Should You Build the Best Engine Or Focus on Specificity? With Jim Miller

What's better: a bigger engine or one that's tuned for a specific goal race? USA Cycling's performance director Jim Miller shares his training philosophy.

Jim Miller USA Cycling Coach Fast Talk Podcast

I’ll set the stage for today’s episode with an analogy. And apologies to those of you who don’t enjoy our car engine analogies; alas, we’re sticking with it on this episode. We ask the simple question: Which has the greatest chance of consistently producing the best performances: a powerful, finely-tuned, race-inspired engine—take your pick from Ferrari, Porsche, BMW, and especially if you’re an F1 fan, Mercedes—or a heavily modified Honda Civic that you hope can compete at that goal race you’ve been preparing for?

Bringing it back to cycling terms, is it more beneficial to build a robust, complete physiological engine and then apply it to, or activate it for, different race situations, or is it better to work on specific attributes of your engine given the specific demands of a particular race? The answer, it turns out, has as much to do with training philosophy as it does to physiological principles. In today’s episode, we analyze which is more appropriate for you, and which leads to the best performances, and the best athletes. It’ll likely become pretty clear where Coach Connor and our main guest, Jim Miller, stand on the matter.

Jim, as Chief of Sports Performance, leads USA Cycling’s Athlete Development programs. In his previous role with USA Cycling, after a two-year hiatus took him to TrainingPeaks, Miller helped the United States earn 14 Olympic medals and numerous world championship titles since 2001. The list of athletes Jim has coached over the years is too long to read here, but notably includes Tejay van Garderen, Kate Courtney, Kristin Armstrong, and Lawson Craddock, to name a few.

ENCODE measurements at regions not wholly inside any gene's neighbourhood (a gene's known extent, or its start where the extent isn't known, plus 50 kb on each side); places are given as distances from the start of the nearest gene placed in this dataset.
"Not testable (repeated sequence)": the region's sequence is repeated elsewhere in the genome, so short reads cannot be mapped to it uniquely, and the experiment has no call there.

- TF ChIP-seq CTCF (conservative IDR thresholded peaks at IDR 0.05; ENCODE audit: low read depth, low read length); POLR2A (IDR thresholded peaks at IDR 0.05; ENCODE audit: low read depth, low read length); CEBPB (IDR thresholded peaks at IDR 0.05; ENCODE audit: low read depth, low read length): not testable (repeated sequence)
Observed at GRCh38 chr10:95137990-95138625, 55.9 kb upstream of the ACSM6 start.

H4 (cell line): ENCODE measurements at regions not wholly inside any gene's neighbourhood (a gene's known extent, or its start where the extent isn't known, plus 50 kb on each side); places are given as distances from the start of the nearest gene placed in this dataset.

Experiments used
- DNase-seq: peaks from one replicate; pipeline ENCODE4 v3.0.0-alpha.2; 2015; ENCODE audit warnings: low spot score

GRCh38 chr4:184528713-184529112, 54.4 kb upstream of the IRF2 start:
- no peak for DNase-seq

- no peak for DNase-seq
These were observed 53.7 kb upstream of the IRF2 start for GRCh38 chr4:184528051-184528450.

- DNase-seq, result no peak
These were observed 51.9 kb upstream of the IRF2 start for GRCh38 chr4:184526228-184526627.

His coaching experience isn’t solely focused on the elite of the elite, however. Jim also works with athletes whose backgrounds or goals are unique, and they’re often from the amateur or master’s ranks. Not surprisingly, Jim has found the most success with the amateurs he coaches by applying the same principles he does to world champions. We’ll hear about those successes today. We’ll also take a compelling tangent into the importance of psychology and mental capacity to success.

On today’s episode, we’ll also hear from American pro Kiel Reijnen, data analyst and coach Tim Cusick, and WorldTour physiologist Dr. Iñigo San Millán. All that and much more, today on Fast Talk.

Let’s make you fast!

Jim Miller, USA Cycling Coach at the UCI Women's time trial
Jim Miller, USA Cycling Coach at the UCI Women’s time trial


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Episode Transcript

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